All-of-a-Kind Family Series

Book review by
Carrie Kingsley, Common Sense Media
All-of-a-Kind Family Series Book Poster Image
Loving stories of a large Jewish family in 1915 New York.

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A lot or a little?

The parents' guide to what's in this book.

Educational Value

This series was among the first children's books to center on the life of a Jewish family in America. Filled with historical details about the language, traditions, and culture in the tight-knit world of immigrant Orthodox Jews in 1915 New York, the books weave family and religion into a rapidly changing world, with World War I on the horizon.

Positive Messages

Family, community, and connection is everything here. These books are chock full of kindness, integrity, and devotion, both between siblings and within neighborhoods.

Positive Role Models & Representations

Parents, aunts, uncles, teachers, librarians, shopkeepers -- everyone is gentle and caring, and the series stresses the importance of being a good person and looking out for others.

Violence & Scariness
Language

What parents need to know

Parents need to know that Sydney Taylor's All-of-a-Kind Family series delves deep into the lives of hardworking Jewish immigrants who are poor in material goods but rich in love. The language is fairly formal (think Laura Ingalls Wilder rather than Judy Blume), reflecting the style at the time the series was first published in 1951. These books use a close-knit family -- parents, five girls and one boy -- to explore the Jewish culture and how it changed as the children are born, grow up, and become adults themselves. The family celebrates every Jewish holiday -- often with thorny the political issues of the era as a backdrop -- and language and traditions are explained and translated. As the children grow up, there's the push-pull of tradition vs. assimilation so common in immigrant communities, but also struggles parents in any community can relate to: picky eaters, arguments about curfews, tantrums playing out all day, the rules for dating, and not having any space to yourself. These books are easy to read, but are surprisingly deep, so they work well for a wide range of reading abilities.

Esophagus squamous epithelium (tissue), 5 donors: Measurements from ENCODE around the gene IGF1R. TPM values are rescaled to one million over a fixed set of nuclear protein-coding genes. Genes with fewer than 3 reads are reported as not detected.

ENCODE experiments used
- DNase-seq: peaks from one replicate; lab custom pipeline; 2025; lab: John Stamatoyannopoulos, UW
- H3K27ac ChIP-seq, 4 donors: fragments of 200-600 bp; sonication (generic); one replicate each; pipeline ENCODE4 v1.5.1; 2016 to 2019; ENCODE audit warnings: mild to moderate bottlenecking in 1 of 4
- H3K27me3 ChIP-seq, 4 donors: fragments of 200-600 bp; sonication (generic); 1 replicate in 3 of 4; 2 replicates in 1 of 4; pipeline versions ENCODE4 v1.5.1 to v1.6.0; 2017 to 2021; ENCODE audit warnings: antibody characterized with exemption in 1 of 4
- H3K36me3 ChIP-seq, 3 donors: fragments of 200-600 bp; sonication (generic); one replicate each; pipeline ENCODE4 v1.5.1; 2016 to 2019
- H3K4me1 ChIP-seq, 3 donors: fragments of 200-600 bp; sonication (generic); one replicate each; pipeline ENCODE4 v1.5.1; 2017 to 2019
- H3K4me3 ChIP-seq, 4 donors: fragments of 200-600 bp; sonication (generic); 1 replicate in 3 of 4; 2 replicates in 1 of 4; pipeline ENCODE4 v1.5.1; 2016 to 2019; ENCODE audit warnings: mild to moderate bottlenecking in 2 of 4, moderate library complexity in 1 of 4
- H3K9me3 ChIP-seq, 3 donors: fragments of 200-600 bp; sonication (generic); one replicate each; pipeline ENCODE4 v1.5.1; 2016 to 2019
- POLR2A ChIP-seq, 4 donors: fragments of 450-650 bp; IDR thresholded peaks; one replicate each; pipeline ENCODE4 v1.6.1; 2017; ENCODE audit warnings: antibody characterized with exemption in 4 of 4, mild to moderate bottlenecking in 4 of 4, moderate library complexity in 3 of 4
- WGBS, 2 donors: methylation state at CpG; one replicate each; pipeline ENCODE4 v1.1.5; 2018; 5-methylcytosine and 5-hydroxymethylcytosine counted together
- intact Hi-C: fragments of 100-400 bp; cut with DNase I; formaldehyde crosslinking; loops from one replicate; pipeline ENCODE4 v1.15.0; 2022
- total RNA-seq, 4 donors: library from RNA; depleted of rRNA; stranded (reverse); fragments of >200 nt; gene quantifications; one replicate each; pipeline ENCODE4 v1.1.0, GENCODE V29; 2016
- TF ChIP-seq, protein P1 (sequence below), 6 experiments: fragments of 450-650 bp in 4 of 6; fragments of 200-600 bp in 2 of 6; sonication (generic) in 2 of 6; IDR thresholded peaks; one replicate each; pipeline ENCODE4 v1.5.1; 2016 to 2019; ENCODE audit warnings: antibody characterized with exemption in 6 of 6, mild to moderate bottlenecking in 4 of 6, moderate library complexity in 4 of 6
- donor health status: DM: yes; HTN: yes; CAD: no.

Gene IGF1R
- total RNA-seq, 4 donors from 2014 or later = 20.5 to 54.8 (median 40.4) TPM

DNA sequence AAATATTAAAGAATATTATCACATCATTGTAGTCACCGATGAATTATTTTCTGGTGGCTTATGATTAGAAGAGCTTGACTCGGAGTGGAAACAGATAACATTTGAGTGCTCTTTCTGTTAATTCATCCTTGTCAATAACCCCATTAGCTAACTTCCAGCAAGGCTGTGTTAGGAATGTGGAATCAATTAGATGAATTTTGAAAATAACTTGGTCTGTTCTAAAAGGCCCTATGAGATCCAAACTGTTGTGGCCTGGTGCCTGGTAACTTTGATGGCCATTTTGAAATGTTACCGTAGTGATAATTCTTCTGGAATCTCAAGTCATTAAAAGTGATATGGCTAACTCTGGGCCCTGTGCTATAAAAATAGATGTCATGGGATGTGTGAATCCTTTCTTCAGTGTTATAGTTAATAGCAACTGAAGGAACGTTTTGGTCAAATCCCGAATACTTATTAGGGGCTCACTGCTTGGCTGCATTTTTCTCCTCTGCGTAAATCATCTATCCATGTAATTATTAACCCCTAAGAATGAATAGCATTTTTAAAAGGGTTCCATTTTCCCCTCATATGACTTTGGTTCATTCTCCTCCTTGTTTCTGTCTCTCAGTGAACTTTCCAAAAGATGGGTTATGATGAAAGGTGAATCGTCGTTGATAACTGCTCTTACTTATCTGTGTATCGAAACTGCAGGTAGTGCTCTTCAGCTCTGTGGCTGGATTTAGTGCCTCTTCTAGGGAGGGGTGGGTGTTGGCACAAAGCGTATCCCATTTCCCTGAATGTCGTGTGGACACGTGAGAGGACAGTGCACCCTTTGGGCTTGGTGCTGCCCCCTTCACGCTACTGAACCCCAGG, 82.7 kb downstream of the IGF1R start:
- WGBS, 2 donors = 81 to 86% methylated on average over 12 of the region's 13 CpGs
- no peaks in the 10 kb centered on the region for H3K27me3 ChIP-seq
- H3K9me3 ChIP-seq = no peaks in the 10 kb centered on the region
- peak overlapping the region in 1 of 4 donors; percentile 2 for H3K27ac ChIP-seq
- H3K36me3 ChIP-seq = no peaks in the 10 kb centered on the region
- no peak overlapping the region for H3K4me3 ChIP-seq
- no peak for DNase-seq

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What's the story?

The ALL-OF-A-KIND FAMILY series is a sweet, old-fashioned look at an Orthodox Jewish family's life in a poor, immigrant neighborhood in 1915 New York. Ella, Henny, Sarah, Charlotte, Gertie, and Charlie live with their parents, surrounded by extended family and friends whose affection for each other more than makes up for their community's modest means. The girls welcome a baby brother, enter the dating world, face serious illnesses, and celebrate milestones, while the family moves to other boroughs and the wider world enters World War I. There's always a lot going on for a family this large: Ella's boyfriend enlists in the Army, Henny runs for a spot in student government at a time when girls just didn't do that, and a dear friend is orphaned. The series follows the children in the family as they mature into young adults, each with their own personality and on their own path, but solidly together.

Is it any good?

These were among the first children's books that focused on Jewish characters, and author Sydney Taylor was careful to explain the significance of each holiday the family celebrates. Readers learn about the food and prayers of a Seder, the rules for observing the Sabbath, about the history of Passover, and more -- all surrounded by a family's love. The kids' everyday events have surprising depth, and are complex enough to keep readers' interest. Amid the everyday, the big events tackle politics: Workers' rights are a running theme, and the women's suffrage movement is in full force. There are layers to the story that readers will understand as they mature; the nuances of immigration, and Papa's acceptance that prayers will be heard whether they're said in English or Hebrew is a subtle acknowledgement that life is always changing. These sweet, enthralling books are full of kindness and family love, and they give a glimpse into a world that is both 100 years old and still relevant today.

Talk to your kids about ...

  • Families can talk about the richness each culture brings to America as people immigrate, like the families in All-of-a-Kind Family. What traditions does your family have, and have they changed over time?

  • The children are growing up in a different culture than their parents did. How can they help each other understand what they're going through when faced with new situations? What makes a family strong during hard times?

  • What other books have your read about families and immigrants?

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